Conversely, using Blackhorn 209, I just go right to the Sweet's and my rifles are no more difficult to clean than any other single-shot firing jacketed bullets.  I know the FPB is plated, not jacketed, but copper fouling persists in my guns nonetheless.

Interestingly, my muzzleloader from which I am able to obtain my most impressive groups using the Parker 300 Match/Hunter, and very good (3/4" @ 100 yds) groups with ordinary Hornady SST-ML 250s in Harvester Crush Rib sabots, does not seem to like these bullets.  My H&R Sidekick with an aftermarket sealed ignition 209 breech plug, which regularly registers sub-2" 5-shot groups at 200 - not a typo, I mean Two Hundred - yards with the Parker bullet, has yet to keep 5 of these FPB 300s inside of 3" at 100 yards, though it can marginally do it with 3 shots as often as not.  That's still acceptable accuracy for many muzzleloading hunters; it's just not as good as some other bullets do in my particular rifle.  

On the other hand, loosely following a Russel Lynch tip, I fired 45 of these through an Encore barrel that didn't do particularly well with any of a variety of bullet/sabot combinations.  I fired 5 shots, then cleaned the bore thoroughly, and repeated until I have 3 empty FPB 300 15-packs on the bench.  It took me 3 hours to go through that process, but the FPB groups got better and better.  The last 3 groups were at or under 1.5" at 100 yards.  But shooting these must have worked well to break in my barrel more quickly than plastic sabots could have done, because afterward that Encore's accuracy with SST-ML bullets and Harvester Crush Rib sabots improved significantly.  It went from 3", 3-shot 100 yard groups, to 3 shots at or under an inch, and 5 shots under 1.5".  So whether or not your rifle likes this bullet as a primary projectile choice, Russel Lynch's suggestion that they work to more quickly break in a barrel holds water with me. 

DLMinVA's picture

I think you're right, these

I think you're right, these things are best used a "break-in" tools.  I couldn't get decent groups, probably because it's not an easy task to center them uniformily each load.  I'm going back to T/C Shockwaves.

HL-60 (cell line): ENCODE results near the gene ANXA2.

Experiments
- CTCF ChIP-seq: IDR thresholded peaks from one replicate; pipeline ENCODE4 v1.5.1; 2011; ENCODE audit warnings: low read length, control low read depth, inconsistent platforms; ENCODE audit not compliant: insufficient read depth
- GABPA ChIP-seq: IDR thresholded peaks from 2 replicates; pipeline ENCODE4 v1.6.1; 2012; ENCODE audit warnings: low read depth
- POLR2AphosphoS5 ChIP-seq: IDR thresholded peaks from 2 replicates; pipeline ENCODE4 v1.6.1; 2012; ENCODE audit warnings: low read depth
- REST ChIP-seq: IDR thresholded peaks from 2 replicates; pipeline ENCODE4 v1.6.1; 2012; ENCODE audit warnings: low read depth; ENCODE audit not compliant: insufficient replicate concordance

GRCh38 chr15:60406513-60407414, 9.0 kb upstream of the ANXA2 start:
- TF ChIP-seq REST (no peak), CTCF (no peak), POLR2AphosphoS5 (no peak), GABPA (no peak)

DLMinVA's picture

Hornady FPB

I'm a long time traditional muzzleloader hunter, primarily flintlock and roundball.  But age and poor eyesight convinced me this year to go to a T/C Pro Hunter with Leupold scope. I found that PowerBelt sabots on occasion would not hold gas pressure and the bullet would literally fall out the end of the barrel with an unsettling "Poof".  Limited time allowed me to work up a good group using 100 gr of Blackhorn and T/Cs Shockwave sabots.  I did harvest a deer, but in all honesty, I'm not 100% satisfied with sabots - passed right through the animal without the knockdown I'm used to seeing with a roundball hit.  So, I'm planning to spend the off-season working with Hornady's FPBs.

I'll keep you guys posted if you're interested.  I'd like to hear from others experiences.

numbnutz's picture

I have never been

I have never been muzzlelaoder shooting or hunting and know very little about the different bullets used, But these seem to be a nice bullet. The ones I hear the most on are the Power belts and everyone I know who shoots them seem to like them. Hornady make a great product so I would assume these would be worth the try. I know shooting a muzzloader is a bit like shooting a rifle as you have to try different types of bullets and powder combination untill one find one you gun likes. Nice to see another great product from Hornady. I would like to hear a review from someone on the forum to see how they preform.